# Saturday, September 29, 2007

In Pex, we have our own version of all (and more) collection classes from the BCL. This duplication may sound stupid but there's a very good reason behind it: since Pex instruments code (i.e. rewrites IL), the BCL collections might be instrumented as well... leading to a poorer performance (instrumented code is slower for many reasons). Therefore, to avoid this situation, we ended up using our own implementation which never gets instrumented.

While using our collections, we added 2 features that we like a lot: readonly interfaces and small collections.

Readonly interfaces

Readonly interfaces are handy to 'safely' expose collections, once you start using them you get hooked:

  • ICountable<T>, a readonly enumerable with a Count.
interface ICountable<T> : IEnumerable<T>
{
    int Count {get;}
}
  • ICopyable<T>, a countable that can be copied around,
interface ICopyable<T> : ICountable<T>
{
    void CopyTo(T[] array, int index);
}
  • IIndexable<T>, a indexed collection
interface IIndexable<T> :  ICopyable<T>
{
    T this[int index] { get; }
}

We also have a couple more interfaces for dictionary style collections but you get the idea.

Small Collections

Small collections are optimized collections with 0, 1 or 2 elements. Depending on your scenario, these can improve the performance of your application while lowering the pressure on the GC (create less objects -> less stuff to garbage collect). If you create a lot of objects which each have collections, ask yourself: are you lazy allocating the collections? what should be the initial size of the collection? do you expect more than one element on average?

posted on Saturday, September 29, 2007 11:33:15 PM (Pacific Daylight Time, UTC-07:00)  #    Comments [0]
# Sunday, September 23, 2007

xUnit, the new variation on the 'unit test framework' theme comes with support for data driven tests: 'Theories' (funny name by btw). Pex is a plugin for test frameworks, so we've added support for xUnit as well.

[PexClass] // xUnit does not have fixture attributes
public class MyTests
{
    [Theory, DataViaXXXX] // xUnit theories
    [PexTest] // let pex help you 
    public void Test(int a, ....)
    {}
}

posted on Sunday, September 23, 2007 9:26:32 AM (Pacific Daylight Time, UTC-07:00)  #    Comments [0]
# Thursday, September 13, 2007

Z3 is the high performance theorem prover that Pex uses to solve constraint systems (and find bugs). You can now play with it too! 

http://research.microsoft.com/projects/z3/

Z3 is written in C++, but it has a .Net API to make you happy.

posted on Thursday, September 13, 2007 5:01:41 PM (Pacific Daylight Time, UTC-07:00)  #    Comments [1]
# Friday, September 07, 2007

In a previous, we were looking at partial trust the lack of support for it. In this post, I'll show the key 'fixes' that we did to make Pex 'partial trust' aware.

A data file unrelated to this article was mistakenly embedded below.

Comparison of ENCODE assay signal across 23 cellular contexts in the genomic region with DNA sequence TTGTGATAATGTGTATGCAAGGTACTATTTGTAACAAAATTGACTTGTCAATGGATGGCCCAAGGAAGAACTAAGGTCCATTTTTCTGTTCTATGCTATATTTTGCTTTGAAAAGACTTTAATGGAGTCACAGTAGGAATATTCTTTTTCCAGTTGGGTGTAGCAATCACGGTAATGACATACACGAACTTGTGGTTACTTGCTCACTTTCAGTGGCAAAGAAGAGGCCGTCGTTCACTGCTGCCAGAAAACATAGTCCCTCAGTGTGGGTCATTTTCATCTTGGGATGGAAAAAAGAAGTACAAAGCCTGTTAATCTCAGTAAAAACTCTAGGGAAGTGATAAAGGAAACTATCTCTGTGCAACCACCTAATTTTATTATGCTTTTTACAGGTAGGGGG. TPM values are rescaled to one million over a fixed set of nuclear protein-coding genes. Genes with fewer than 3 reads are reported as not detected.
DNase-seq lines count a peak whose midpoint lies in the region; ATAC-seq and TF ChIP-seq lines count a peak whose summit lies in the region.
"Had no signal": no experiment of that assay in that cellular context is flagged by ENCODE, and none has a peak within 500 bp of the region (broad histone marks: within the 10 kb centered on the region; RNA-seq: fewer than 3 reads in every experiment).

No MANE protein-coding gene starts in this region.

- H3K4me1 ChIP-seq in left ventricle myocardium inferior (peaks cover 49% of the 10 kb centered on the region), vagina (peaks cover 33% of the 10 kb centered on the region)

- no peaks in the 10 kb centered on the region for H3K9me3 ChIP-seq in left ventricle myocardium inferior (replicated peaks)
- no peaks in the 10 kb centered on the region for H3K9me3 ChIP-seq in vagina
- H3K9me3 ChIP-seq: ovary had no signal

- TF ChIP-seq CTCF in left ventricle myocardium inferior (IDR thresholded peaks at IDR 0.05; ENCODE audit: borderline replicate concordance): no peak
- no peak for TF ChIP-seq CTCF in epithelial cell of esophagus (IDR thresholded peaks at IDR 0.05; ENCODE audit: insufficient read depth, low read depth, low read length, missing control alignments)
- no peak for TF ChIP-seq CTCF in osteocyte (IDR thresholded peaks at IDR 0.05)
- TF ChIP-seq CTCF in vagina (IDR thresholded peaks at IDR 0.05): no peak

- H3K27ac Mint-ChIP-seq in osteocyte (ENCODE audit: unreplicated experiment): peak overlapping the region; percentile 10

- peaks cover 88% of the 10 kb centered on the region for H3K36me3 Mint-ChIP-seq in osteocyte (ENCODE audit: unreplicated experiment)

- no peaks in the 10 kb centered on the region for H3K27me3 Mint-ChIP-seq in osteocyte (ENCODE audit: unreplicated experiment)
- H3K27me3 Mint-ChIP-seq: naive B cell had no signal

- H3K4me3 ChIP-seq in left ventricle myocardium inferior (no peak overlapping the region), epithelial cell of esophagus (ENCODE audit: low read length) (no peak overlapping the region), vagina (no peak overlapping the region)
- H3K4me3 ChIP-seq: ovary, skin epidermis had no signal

Simulating Partial Trust

The easiest way to run under partial trust is to run your .net application from the network. However, in the context of a test framework, this would not work since many required permissions would not be granted (reflection, i/o, etc...). So we need a new AppDomain whose security policy considers the test framework assemblies as fully trusted.

  • Get a new AppDomain:
string trust = "LocalIntranet";
AppDomain domain = AppDomain.CreateAppDomain(trust);
  • Load the named permission set
PermissionSet permission = GetNamedPermissionSet(trust);
  • Create the code group structure that associate the partial trust permission to any code
UnionCodeGroup code= new UnionCodeGroup(
    new AllMembershipCondition(),
    new PolicyStatement(permission, PolicyStatementAttribute.Nothing));
  • give full trust to each test framework assembly:
StrongName strongName = CreateStrongName(typeof(TestFixtureAttribute).Assembly);
PermissionSet fullTrust = new PermissionSet(PermissionState.Unrestricted);
UnionCodeGroup fullTrustCode = new UnionCodeGroup(
new StrongNameMembershipCondition(strongName.PublicKey, strongName.Name, strongName.Version),
new PolicyStatement(fullTrust, PolicyStatementAttribute.Nothing));
code.AddChild(fullTrustCode);
  • Assign the policy to the AppDomain
PolicyLevel policy = PolicyLevel.CreateAppDomainLevel();
policy.RootCodeGroup = code;
domain.SetAppDomainPolicy(policy);

This is basically it (the rest of the details are left as an exercise :)).

Let them call you

Make sure to add the AllowPartiallyTrustedCallers to the test framework assembly otherwize users won't be allowed to call into it...

A twist...

Pex is bit invasive when it comes to partial trust. Pex rewrites the IL at runtime and turns all method bodies into... unsafe code (that is unverifiable). At this point, any will not run because of the SkipVerification permission.

No problemo, just add it to the permissionset:

permission.AddPermission(
    new SecurityPermission(SecurityPermissionFlag.SkipVerification)
    );

 

posted on Friday, September 07, 2007 11:39:22 PM (Pacific Daylight Time, UTC-07:00)  #    Comments [0]
# Tuesday, September 04, 2007

Writing code that will run in partial trust is tricky... and writing unit tests for it turns out to be even trickier. Does your favorite unit test framework support partial trust?

After looking on NUnit, MbUnit or VSTT, it did not look like so (if I overlooked this feature, don't hesitate to point it out to me). No magic command line flag or custom attribute to get the work done.

Even more interesting, the test framework assemblies don't have the AllowPartiallyTrustedCallersAttribute... so you can't even use their assertion classes in partial trust as it will trigger a SecurityException... Good stuff.

posted on Tuesday, September 04, 2007 10:01:05 PM (Pacific Daylight Time, UTC-07:00)  #    Comments [1]